Don't Look Away: Men killed these women and children
South African women experience violence on a horrific scale and our country shamefully ranks as having amongst the most abusive men in the world.
Men harass, assault, rape and murder women daily, leaving women to live in fear at home, at work, at school and in public spaces. The vicious cycle of toxic masculinity must be addressed at the source.
This is why Independent Media’s award-winning Don’t Look Away campaign, in support of the global 16 Days of Activism Against Gender Based Violence, will this year challenge men, young and old, to break the cycle of violence, to end toxic masculinity and to never look away from gender-based violence. Join us in our campaign using the slogan #talk2yourboys to make SA safer.
The agonising question is what is it that drives South African men to commit such horror on women and girls purely on the grounds of their gender? Hourly, daily, weekly, women are harassed, molested, beaten, stabbed, shot, suffocated, tortured, raped, and bludgeoned to death.
The horror they suffer until their lives are prematurely ended is shocking, the terror unspeakable.
You will recognise some of these women and children from reports we carried at the time they went missing and were murdered. You will also notice blank profiles on this wall of remembrance.
Don’t be fooled by the facelessness of statistics. Behind the façade of that blank profile there is a real woman, a real child, who was dearly loved by her family but who was brutalised and slaughtered by an equally faceless toxic male who mercilessly preyed on her.
Shockingly there are a great many instances of toxic masculinity, of gender-based violence that never make it into the news, and scores more where the cries and screams of the victims go unheard and the full extent of this national crisis remains unknown.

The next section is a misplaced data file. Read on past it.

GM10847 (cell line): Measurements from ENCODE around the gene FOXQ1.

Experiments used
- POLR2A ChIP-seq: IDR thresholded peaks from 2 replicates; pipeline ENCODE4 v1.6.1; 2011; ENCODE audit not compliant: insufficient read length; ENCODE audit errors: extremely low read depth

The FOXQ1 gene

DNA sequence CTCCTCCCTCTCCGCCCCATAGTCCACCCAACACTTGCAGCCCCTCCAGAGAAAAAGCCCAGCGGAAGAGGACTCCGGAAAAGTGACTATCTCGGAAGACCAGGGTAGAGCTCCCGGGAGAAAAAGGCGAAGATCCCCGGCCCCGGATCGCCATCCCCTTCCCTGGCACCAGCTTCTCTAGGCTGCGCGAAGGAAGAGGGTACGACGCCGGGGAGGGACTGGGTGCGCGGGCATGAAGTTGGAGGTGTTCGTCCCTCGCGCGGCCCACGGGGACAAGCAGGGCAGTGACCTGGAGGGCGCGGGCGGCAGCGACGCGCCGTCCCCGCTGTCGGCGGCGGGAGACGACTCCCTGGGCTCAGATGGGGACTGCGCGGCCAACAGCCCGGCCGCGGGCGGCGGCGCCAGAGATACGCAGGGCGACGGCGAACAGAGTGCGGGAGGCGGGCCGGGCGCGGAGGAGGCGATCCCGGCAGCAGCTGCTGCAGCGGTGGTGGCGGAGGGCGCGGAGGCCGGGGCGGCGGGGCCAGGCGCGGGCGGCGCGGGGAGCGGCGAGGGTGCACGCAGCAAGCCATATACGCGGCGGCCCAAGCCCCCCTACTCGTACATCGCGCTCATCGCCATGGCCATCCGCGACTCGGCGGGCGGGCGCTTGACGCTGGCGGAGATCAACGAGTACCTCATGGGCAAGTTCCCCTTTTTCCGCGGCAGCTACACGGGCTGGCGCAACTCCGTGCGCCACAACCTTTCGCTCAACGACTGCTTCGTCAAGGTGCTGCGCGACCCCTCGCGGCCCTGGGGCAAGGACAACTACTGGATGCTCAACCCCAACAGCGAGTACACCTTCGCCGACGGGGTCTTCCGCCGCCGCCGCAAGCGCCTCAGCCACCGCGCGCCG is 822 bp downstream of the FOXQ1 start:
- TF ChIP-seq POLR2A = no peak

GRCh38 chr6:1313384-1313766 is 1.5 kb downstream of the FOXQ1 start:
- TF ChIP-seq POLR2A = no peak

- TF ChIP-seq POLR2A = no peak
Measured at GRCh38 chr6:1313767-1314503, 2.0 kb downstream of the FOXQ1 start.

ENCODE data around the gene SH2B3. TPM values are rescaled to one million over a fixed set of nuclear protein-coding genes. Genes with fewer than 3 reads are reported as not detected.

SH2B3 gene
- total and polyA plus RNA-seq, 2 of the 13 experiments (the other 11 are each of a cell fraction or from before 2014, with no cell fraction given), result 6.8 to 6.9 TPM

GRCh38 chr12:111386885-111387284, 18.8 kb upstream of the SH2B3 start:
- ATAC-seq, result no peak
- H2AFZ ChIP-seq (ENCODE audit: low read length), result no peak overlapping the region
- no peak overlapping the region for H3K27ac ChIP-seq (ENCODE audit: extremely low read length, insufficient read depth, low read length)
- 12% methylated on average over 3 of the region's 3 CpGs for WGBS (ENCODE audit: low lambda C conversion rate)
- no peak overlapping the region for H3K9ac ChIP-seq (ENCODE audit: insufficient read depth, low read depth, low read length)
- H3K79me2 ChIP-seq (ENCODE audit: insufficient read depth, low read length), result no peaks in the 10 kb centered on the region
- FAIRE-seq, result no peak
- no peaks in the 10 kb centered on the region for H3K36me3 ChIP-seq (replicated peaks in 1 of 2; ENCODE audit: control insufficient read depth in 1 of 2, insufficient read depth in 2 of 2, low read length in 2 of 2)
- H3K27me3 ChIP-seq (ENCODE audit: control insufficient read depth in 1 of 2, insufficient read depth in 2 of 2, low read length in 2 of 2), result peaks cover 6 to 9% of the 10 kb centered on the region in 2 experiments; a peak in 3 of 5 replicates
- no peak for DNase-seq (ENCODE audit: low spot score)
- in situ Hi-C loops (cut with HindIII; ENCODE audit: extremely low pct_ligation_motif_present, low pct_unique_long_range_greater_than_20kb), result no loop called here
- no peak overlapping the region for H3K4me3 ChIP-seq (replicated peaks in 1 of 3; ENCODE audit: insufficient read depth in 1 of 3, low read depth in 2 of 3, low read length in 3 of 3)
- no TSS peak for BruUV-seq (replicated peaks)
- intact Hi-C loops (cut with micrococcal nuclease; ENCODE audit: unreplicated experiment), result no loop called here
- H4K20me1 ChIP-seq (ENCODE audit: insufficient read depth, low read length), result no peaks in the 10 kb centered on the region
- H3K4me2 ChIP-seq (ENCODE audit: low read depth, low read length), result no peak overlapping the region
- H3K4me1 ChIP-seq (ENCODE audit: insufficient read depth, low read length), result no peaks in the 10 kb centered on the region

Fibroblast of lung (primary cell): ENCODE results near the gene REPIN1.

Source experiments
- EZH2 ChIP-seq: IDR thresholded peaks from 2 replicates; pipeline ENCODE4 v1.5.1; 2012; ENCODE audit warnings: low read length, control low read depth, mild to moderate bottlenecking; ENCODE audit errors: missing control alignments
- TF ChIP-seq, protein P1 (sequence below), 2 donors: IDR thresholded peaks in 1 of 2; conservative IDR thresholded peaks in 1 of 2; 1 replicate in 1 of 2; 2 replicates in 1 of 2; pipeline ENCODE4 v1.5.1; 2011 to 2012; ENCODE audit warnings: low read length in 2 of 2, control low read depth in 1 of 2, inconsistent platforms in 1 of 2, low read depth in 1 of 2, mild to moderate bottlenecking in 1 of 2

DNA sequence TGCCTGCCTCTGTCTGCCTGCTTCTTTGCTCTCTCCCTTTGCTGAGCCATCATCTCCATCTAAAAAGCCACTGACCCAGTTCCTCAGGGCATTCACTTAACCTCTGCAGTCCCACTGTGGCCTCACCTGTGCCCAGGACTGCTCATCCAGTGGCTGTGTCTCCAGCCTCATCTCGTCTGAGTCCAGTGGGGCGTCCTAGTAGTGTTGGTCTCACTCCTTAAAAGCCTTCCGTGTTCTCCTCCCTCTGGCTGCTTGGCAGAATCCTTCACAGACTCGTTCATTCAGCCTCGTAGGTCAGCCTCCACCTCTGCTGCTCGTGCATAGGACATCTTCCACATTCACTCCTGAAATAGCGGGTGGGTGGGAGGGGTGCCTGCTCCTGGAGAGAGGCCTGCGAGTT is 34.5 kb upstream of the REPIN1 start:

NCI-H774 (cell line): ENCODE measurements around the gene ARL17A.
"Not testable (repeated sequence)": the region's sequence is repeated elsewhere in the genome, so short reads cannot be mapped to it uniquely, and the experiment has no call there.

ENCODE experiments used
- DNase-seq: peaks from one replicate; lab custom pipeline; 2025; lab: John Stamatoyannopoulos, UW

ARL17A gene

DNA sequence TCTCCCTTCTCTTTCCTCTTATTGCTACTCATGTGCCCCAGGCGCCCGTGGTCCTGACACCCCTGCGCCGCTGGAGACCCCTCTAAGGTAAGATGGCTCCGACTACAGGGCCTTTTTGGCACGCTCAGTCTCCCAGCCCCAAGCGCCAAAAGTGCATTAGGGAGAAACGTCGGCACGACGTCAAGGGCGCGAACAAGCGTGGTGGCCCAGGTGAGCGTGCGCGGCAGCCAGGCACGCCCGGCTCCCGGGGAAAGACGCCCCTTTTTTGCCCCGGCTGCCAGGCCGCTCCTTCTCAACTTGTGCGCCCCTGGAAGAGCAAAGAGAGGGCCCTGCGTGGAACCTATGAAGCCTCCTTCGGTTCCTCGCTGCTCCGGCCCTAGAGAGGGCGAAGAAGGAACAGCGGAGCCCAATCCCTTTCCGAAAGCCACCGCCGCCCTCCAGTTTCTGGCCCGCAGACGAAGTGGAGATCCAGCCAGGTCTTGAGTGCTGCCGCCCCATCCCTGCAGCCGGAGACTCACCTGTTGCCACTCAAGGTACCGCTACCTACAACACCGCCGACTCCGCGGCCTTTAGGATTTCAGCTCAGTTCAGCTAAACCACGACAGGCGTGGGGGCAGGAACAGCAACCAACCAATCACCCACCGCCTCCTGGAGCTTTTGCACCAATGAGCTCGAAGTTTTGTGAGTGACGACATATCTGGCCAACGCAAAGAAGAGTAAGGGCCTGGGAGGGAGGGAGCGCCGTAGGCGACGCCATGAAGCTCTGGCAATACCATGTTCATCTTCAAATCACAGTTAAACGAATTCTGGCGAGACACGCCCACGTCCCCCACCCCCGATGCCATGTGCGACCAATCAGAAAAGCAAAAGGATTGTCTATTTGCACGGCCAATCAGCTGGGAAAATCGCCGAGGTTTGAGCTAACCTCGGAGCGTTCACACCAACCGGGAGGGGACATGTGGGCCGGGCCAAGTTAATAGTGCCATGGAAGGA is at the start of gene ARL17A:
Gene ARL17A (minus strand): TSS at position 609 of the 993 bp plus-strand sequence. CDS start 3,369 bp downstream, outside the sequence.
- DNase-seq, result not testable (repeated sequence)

But the pain does not end with the death of a femicide victim. It crushes both survivors, and grieving families who hold on to the only thing they have left – their memories and their photos.
But even in this deep agony there is the pain of a parent or family who does not even have a photo because they were simply too poor. There can be no question that gender-based violence and femicide in South Africa has reached pandemic proportions.
It is no longer enough just to #WeRemember. It is imperative that we reflect deeply on this crisis and engage in decisive interventions, now.
Role models who shape our youth, from parents and teachers to social influencers and leaders, all need to make themselves acutely aware of how trauma, language and stereotyping contribute to men growing up using violence as their default setting.
It is time to #talk2yourboys and raise them to be better men who have greater empathy, tolerance and understanding of gender equality and respect. As much as men are the perpetrators of GBV, they too need to be part of the solution by standing up, speaking out, and raising the bar of what it means to be a man.
* GET INVOLVED! Share your thoughts on toxic masculinity and how it affects our society via Whatsapp on 074 557 3535. Remember to add #DontLookAway